Barring any further litigation, Pennsylvania voters will be required to present photo ID in future elections. But for now, Applewhite and others in her situation will be free to vote as they always have. In fact, as the case was being appealed in August, Applewhite received an ID using her 20-year-old Medicare card, proof of address and a state document affirming her name and Social Security number.
According to media reports, the process also required her to take two buses to the licensing office. That's a lot of hassle to exercise a right Applewhite has enjoyed for 60 years, but she's not alone. According to best estimates, strict voter ID laws could effectively disenfranchise millions of voters if adopted nationwide.
According to figures from the Brennan Center for Justice at New York University, as many as 11 percent of adult U.S. citizens do not have any form of government-issued photo identification, accounting for more than 21 million people. Among that group, 18 percent of citizens age 65 or older don't have government-issued photo ID (more than 6 million seniors), and, based on 2000 U.S. Census figures, more than 5.5 million African-American adults lack photo ID--a full 25 percent of eligible black voters.
Meanwhile, U.S. citizens, regardless of ethnicity, age or gender, who make less than $35,000 "are more than twice as likely to lack current government-issued photo identification as those earning more than $35,000 a year," the Brennan Center reported, adding that means at least 15 percent of voting-age Americans in the low-income bracket lack valid ID.
On top of that, the Brennan Center found in its survey that as many as 7 percent of voting-age citizens (more than 13 million adults) don't have ready access to documents proving that they're citizens, making the process of getting valid ID all the more complicated.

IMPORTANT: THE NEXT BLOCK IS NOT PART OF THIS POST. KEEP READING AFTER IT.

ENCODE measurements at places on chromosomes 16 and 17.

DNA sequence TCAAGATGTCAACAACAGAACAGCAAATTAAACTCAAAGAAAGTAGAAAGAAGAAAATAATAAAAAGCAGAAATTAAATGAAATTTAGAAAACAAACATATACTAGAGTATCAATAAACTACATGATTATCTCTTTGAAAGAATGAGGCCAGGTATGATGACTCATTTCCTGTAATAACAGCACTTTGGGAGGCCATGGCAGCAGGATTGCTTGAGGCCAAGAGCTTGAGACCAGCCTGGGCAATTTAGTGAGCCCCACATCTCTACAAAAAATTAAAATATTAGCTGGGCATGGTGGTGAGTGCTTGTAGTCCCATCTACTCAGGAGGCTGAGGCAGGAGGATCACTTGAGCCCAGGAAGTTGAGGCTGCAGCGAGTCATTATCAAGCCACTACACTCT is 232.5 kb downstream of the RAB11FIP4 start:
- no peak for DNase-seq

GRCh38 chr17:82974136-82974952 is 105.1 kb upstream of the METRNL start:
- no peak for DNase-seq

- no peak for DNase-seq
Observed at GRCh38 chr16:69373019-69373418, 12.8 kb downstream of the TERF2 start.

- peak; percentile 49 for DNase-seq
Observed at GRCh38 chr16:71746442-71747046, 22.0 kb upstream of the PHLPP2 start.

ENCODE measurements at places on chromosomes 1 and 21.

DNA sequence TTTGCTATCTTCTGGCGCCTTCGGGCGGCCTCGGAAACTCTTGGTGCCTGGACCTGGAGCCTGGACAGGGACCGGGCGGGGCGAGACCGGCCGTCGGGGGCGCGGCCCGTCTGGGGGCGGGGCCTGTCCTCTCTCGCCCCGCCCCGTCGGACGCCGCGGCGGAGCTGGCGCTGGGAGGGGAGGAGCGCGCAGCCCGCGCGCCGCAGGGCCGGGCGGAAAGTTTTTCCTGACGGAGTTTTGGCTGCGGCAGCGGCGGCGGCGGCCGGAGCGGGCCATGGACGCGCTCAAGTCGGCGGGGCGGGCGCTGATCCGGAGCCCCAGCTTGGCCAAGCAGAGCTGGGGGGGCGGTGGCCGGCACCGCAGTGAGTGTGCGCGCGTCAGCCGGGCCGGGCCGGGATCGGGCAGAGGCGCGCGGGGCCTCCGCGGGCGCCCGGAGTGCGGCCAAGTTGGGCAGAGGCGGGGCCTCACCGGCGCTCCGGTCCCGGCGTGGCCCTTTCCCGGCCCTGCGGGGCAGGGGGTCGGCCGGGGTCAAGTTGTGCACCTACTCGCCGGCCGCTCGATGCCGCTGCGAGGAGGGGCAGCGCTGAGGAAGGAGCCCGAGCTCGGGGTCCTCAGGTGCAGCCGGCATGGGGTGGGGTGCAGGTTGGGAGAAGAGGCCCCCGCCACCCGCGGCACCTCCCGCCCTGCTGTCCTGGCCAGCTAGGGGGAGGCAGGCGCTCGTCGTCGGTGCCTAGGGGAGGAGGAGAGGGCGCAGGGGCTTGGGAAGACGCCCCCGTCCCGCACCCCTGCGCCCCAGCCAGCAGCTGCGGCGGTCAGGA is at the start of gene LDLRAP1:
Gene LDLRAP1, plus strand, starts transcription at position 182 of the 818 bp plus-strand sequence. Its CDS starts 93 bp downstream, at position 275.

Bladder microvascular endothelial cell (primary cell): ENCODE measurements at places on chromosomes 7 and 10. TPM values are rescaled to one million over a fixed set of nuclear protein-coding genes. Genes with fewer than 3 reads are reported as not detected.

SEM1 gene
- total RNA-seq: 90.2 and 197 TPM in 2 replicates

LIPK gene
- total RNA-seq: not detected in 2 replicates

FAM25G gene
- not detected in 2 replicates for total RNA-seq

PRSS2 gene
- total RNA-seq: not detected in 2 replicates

"These ID laws and this notion that they don't impose a cost on citizens is farcical," said Spaulding. "We know that in some states, it costs money to get documents and get an ID. There are a number of voters who are in a catch-22; they're 90 years old, they were born at home with a midwife and they don't have a birth certificate. There's the expense of getting those documents, there's the expense--especially in rural areas--of making the trip to get the ID. This notion that these IDs are 'free' does not pass the smell test."
But it's on that notion that voter ID laws have been ruled constitutional.
Indiana's restrictive voter ID law, which is seen as the test case for similar laws nationwide, was upheld by the U.S. Supreme Court in 2008 because it was not found to be burdensome to voters.
"Clearly, that's not the case," Spaulding said.
It doesn't take much analysis to figure out the upshot of proliferating voter ID requirements: fewer seniors, students, people of color and low-wage earners at the polls. And it doesn't take much to see who would most benefit from a whiter, more middle-aged, affluent electorate.
"I don't think it's a coincidence that the legislators carrying these bills are not Democrats," said Lisa Graves, executive director of the nonprofit watchdog group Center for Media and Democracy.
According to Graves, whose organization has made voting rights a priority issue, this newest push to limit the franchise traces its roots to the 1990s and the enactment of the National Voter Registration Act, or "Motor Voter," under President Bill Clinton. The measure did exactly what its name implies: made it easier for voters to register. African-Americans, particularly, registered in high numbers, Graves said, prompting backlash among conservative states.